Off The Press
June 11, 2013
By David Hayes
At least I don’t talk with my mouth full
A funny thing happened the last time I played poker.
Another player was slowly verbalizing her options in a particularly big pot when she said, “I never talk to myself. I only do this at the poker table.”
That provided me with a personal epiphany. I did the same thing. Which made me wonder, just what else do I do at the poker table I don’t do anywhere else in life?
Sometimes, I break the niceties of sportsmanship and harshly criticize another player for something they did (usually to my detriment).
“That was the stupidest play!” I have been known to exclaim when the victim of extreme luck. “You are the worst player in the world!” (Poker pros actually have a term for this — donkey.)
Now, imagine sitting in an office setting (in my case the newsroom). I would never utter a declaration of this magnitude.
“That’s the worst constructed sentence I’ve ever read! You are the worst writer in the world!”
See, something in poker just draws out my ire that my co-workers never have to face.
Then, there’s math.
I’m a journalist, so I need to know grammar more than trigonometry. Back in high school, I actually dropped out of chemistry (which used waaay too much math) because I was absolutely, positively sure I’d never, ever use the information again in my life (although, I did have the highest grade of anyone dropping the course).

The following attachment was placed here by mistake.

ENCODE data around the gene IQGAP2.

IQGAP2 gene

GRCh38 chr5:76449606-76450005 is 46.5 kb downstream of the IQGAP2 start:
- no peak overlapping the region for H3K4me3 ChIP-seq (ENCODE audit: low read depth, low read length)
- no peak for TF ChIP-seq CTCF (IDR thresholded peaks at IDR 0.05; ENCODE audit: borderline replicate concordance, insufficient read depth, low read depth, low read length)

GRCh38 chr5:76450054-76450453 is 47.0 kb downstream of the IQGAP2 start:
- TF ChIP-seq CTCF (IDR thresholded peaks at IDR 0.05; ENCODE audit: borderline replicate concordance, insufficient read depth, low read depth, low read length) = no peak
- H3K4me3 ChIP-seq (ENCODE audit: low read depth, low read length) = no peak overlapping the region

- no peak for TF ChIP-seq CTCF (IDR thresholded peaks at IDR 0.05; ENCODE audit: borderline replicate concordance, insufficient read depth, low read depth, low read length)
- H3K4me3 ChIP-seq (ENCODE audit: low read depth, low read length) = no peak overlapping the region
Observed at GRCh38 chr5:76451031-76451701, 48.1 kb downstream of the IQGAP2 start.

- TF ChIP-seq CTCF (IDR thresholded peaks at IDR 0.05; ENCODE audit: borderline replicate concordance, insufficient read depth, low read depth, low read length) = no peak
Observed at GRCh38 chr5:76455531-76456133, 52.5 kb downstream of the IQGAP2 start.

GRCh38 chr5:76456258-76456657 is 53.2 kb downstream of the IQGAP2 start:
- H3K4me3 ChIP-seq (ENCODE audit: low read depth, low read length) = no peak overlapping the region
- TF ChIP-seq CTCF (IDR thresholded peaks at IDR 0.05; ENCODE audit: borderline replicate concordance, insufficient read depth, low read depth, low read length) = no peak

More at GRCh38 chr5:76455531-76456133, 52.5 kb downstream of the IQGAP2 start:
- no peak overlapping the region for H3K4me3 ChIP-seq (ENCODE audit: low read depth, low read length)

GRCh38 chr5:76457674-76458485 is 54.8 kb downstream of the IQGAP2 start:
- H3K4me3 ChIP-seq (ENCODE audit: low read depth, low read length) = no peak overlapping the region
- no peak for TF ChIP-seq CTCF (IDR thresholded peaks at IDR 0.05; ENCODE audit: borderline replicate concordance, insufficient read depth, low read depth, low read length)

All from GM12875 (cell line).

Now, there are not enough fingers on my hands as I find myself during the course of a poker tournament trying to figure out pot odds. For example, let’s say I have a pair or a straight or flush draw, someone raises, leaving me to wonder how many outs are left for me to beat them from the remaining cards still to come. This boils down to trying to figure out if my odds are 2 to 1, 3 to 1 or at such an astronomically high spread, a call would be suicidal. That’s why I rely more on my ample gut feeling, than decisions based on math, more often than not.
Nervous ticks seem to also manifest at the poker table. Because there is so much down time between hands they’re involved in, poker players develop a skill involving their chips, from the twirl to the knuckle roll. Usually, the more advanced the skill, the more you’d better watch out when that player is in a hand.
I learned the basic shuffle and have stuck with it. Essentially, you take two small stacks and shuffle them together, with one hand, into one bigger stack. Simple. But it tends to be noisy, especially when doing it nonstop and in a room full of other nervous nellies doing the same thing.
I can’t imagine doing something this annoying with any piece of office supply — pencil shuffling, shaking a box of paper clips, crumpling news pages nonstop. I’d drive my co-workers insane with the distraction.
By admitting I have them, hopefully these idiosyncrasies at the card table don’t turn me into a plain idiot elsewhere in life.